In Bangladesh, the bickering legacy of ignorance is exacerbated on us by the poverty of freedom of the mind.  The theory of evolution through natural selection sparked so powerful a jolt of recognition that even today I see museums and universities dedicating sections to Darwin's name.  I wonder if you, like me, wish that you did not remain oblivious to the mammoth world of genetics, DNA, and so on.  The nurturing of the mind is only possible through learning.  The parochial mindset of a certain group in Bangladesh, whose Neanderthal approach to establishing their platform is through bombings, have the potential to be heavily influential.  One way to discourage the next generation from joining a band of schadenfreude muggers is to condemn that path.  For them, it could mean "just a bit of action", as the tendency to break the law is by far the popular choice in Bangladesh.  Therefore, an intelligent alternative would be to give them the knowledge, which in turn would enable them to help themselves with their thought process, aided by scientific analysis and reasoning.  The bland part to this is the fact that we are yet to have a magazine that could act as a bridge between the complex world of science and the average reader. 
Ours is a generation of colossal confusion.  More poignantly, the level could reach cataclysmic heights in no time.  If you do not conform to certain social norms, inevitably you will be reduced to being a philistine, perhaps due to, shall I say, unmitigated circumstances.  Have you wondered how science is bowled over by the tomfoolery that is passed on from the elderly: not to look into a broken mirror, never to help yourself to a single serving of rice, never to jump over another, et al.  The first will bring ill fate, the second will be responsible for drowning me in deep waters and then you shall be doomed to being a dwarf as I leapt over you in our school playground!  And tell you what, if you somehow get to see the sole of my Speedo flip-flop, I am almost certain to have a quarrel with you.  How about this idea for a bestseller a collection of all homegrown beliefs and shall we call it The Origin of Superstitions?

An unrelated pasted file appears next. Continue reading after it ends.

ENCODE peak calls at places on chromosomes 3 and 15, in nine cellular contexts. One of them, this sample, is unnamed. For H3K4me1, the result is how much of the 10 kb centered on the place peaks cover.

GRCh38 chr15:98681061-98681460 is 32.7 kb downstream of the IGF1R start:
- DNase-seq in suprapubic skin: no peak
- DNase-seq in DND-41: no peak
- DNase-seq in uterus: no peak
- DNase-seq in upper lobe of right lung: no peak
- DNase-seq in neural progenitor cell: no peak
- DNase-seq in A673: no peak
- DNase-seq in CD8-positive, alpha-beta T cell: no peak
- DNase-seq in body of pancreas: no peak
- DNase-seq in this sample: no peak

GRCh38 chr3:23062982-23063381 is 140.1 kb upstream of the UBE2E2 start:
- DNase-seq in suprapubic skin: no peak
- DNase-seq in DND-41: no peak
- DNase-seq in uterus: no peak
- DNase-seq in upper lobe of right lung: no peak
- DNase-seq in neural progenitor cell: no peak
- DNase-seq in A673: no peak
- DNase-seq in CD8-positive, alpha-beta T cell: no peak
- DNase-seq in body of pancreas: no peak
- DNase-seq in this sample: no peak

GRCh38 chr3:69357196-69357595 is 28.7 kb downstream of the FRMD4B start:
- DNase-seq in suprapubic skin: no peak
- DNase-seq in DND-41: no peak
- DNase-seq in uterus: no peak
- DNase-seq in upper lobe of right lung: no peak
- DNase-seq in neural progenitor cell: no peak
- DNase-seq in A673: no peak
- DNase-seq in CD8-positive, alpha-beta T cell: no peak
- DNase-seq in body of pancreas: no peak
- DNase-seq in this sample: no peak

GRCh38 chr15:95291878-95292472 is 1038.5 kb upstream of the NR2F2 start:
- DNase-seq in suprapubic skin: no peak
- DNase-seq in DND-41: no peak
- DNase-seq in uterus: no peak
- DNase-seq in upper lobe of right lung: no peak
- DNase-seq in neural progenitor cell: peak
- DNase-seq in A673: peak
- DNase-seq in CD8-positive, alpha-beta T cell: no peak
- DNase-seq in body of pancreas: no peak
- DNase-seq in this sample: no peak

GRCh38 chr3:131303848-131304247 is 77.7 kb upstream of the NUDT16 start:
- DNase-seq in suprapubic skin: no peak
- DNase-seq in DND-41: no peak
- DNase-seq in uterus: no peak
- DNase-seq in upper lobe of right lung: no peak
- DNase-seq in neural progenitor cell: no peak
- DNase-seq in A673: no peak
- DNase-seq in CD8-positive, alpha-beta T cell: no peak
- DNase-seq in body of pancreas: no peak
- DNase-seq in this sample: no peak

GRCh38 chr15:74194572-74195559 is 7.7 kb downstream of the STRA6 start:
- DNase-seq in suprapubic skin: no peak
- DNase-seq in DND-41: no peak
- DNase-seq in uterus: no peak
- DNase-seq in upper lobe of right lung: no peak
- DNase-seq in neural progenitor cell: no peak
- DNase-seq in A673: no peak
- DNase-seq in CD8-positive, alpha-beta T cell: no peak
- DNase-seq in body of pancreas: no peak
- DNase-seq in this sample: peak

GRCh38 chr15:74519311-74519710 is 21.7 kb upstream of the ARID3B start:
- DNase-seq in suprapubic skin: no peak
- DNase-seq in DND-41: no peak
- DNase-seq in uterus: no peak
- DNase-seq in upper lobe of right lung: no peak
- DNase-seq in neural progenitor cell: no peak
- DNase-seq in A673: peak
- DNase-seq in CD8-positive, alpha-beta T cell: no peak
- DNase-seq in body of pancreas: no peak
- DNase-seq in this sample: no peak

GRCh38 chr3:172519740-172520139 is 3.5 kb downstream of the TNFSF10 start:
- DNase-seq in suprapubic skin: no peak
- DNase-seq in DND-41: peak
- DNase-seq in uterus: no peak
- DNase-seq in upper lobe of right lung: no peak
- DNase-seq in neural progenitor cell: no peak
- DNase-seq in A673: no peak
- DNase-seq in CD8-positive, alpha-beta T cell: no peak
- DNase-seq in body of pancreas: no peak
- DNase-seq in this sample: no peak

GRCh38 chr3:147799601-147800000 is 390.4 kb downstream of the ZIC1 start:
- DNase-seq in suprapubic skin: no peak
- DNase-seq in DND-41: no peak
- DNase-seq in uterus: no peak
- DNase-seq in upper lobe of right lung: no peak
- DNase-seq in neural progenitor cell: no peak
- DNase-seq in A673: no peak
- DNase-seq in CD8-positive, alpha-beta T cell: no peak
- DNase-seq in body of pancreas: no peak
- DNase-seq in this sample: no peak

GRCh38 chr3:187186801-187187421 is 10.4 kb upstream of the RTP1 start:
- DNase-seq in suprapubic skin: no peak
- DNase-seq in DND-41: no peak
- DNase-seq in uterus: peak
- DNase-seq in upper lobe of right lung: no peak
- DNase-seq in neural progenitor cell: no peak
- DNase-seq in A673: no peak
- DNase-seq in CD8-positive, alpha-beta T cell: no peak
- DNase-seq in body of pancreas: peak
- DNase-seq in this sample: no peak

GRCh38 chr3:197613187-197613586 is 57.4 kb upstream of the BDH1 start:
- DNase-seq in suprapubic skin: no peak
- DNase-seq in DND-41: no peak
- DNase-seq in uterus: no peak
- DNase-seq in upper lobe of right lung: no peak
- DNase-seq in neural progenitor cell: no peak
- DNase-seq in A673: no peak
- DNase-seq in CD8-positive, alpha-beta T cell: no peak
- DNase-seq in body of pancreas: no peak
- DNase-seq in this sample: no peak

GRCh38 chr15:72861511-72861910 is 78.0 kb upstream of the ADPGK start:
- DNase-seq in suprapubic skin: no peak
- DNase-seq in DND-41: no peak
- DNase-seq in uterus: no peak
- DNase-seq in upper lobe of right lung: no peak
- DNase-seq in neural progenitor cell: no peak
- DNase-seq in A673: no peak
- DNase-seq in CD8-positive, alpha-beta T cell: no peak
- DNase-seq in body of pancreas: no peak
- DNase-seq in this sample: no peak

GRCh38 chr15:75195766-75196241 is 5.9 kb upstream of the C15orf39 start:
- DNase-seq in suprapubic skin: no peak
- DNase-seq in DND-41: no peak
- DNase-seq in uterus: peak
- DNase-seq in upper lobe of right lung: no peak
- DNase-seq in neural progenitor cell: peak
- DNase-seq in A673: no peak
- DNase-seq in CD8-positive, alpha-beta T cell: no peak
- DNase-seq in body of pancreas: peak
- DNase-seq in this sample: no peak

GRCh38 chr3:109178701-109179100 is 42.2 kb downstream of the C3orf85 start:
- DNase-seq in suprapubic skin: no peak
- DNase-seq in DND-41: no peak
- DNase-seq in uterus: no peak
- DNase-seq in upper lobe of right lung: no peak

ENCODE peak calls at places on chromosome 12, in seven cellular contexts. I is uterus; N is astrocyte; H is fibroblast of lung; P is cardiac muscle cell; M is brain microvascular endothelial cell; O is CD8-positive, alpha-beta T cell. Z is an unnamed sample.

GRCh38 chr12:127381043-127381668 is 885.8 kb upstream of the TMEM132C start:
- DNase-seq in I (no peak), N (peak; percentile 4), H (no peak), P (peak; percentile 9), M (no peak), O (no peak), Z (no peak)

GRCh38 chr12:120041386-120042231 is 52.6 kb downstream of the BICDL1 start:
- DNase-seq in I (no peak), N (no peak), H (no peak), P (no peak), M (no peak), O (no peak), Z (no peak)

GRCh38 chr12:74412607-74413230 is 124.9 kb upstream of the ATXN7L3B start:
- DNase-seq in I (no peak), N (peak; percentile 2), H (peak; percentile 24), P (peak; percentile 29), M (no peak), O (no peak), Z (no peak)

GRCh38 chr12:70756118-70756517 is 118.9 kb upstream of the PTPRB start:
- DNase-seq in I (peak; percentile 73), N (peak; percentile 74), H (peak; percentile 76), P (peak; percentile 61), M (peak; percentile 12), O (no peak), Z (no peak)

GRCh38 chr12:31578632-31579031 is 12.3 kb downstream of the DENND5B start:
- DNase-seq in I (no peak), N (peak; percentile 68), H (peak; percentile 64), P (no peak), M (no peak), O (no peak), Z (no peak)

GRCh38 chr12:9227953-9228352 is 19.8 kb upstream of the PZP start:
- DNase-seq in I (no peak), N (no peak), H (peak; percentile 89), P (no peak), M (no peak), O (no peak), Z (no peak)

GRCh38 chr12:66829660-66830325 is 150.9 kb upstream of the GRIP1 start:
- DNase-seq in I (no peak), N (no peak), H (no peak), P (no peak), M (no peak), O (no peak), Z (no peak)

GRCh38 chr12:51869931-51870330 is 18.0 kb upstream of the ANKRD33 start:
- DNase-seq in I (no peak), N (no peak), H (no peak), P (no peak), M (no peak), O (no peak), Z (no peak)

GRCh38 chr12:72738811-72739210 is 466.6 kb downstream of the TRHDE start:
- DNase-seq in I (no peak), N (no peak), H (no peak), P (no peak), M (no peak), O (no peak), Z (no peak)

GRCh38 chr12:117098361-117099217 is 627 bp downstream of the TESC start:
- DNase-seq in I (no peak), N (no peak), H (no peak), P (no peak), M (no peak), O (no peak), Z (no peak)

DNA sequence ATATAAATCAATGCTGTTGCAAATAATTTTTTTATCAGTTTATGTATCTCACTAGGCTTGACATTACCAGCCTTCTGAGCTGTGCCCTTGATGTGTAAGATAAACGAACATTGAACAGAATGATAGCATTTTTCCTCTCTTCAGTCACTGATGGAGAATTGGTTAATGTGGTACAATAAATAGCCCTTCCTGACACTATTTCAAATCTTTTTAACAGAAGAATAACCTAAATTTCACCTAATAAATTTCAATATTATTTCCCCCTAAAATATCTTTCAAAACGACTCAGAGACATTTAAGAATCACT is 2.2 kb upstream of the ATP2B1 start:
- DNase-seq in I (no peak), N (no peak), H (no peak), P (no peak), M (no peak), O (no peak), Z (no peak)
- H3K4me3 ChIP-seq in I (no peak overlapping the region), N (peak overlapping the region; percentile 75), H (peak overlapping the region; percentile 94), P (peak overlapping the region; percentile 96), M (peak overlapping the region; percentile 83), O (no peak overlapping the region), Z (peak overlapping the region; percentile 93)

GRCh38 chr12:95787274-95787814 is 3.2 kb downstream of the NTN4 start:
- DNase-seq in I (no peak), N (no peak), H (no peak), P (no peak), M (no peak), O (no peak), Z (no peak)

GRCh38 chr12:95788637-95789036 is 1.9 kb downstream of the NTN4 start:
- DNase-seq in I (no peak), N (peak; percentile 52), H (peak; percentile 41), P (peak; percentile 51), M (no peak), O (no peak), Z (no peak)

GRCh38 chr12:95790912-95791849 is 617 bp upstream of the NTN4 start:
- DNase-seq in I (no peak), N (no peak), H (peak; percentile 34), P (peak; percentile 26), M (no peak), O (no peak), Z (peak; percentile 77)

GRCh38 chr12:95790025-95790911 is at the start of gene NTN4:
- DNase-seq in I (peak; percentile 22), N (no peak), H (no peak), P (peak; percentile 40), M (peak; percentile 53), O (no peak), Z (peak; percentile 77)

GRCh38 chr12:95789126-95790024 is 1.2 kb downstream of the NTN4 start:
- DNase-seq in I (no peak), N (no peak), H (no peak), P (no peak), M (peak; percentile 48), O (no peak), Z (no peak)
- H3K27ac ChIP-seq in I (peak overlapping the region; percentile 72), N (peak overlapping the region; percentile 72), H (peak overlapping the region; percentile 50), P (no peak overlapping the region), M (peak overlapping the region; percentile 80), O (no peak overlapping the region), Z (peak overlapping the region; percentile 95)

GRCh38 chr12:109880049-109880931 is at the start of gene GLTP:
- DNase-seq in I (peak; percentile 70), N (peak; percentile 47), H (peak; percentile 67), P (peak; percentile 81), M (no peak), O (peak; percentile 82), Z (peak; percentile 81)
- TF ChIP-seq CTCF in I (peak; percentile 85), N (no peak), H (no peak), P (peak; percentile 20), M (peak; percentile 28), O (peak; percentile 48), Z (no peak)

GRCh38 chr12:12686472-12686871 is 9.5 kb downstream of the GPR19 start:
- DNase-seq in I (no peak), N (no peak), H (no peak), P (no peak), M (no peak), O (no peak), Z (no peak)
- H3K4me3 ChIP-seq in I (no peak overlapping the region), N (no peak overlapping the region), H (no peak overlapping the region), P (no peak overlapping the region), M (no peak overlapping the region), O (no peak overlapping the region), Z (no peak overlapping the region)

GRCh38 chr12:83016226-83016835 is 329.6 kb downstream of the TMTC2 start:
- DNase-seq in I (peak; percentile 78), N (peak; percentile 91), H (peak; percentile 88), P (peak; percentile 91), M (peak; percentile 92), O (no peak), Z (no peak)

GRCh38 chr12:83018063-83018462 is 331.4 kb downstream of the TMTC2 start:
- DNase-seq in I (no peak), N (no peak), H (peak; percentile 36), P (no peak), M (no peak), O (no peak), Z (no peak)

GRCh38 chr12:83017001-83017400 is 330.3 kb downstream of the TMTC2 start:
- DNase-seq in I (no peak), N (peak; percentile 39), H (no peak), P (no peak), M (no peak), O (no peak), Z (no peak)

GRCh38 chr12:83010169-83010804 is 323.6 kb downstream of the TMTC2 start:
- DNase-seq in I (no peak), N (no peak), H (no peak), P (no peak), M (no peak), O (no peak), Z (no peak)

If Hemingway taught me how I can be destroyed but not defeated, if Camus got me in a despair with Sissyphusian absurdity, then the likes of Hawking, Sagan, Dawkins and other science writers I cannot recall at this very moment, challenged me to look beyond the "norms".  Social norms, which are really a moronic euphemism for superstition, and we know they only cripple our thought process.  On this Darwin Day, I urge you, regardless of your personal beliefs, read all you can.  Browse through this site, follow hyperlinks, and even grab hold of a science publication.  What do you have to lose?  In contrary, you might find cure to some of the superstitions you are conditioned to, you might be able to raise the level of your thinking and at the very least, let me promise you: you won't remain an ignorant anti-Darwinian!

Ahsanul Akbar runs a financial management consultancy in Clerkenwell, London Comments to [email protected]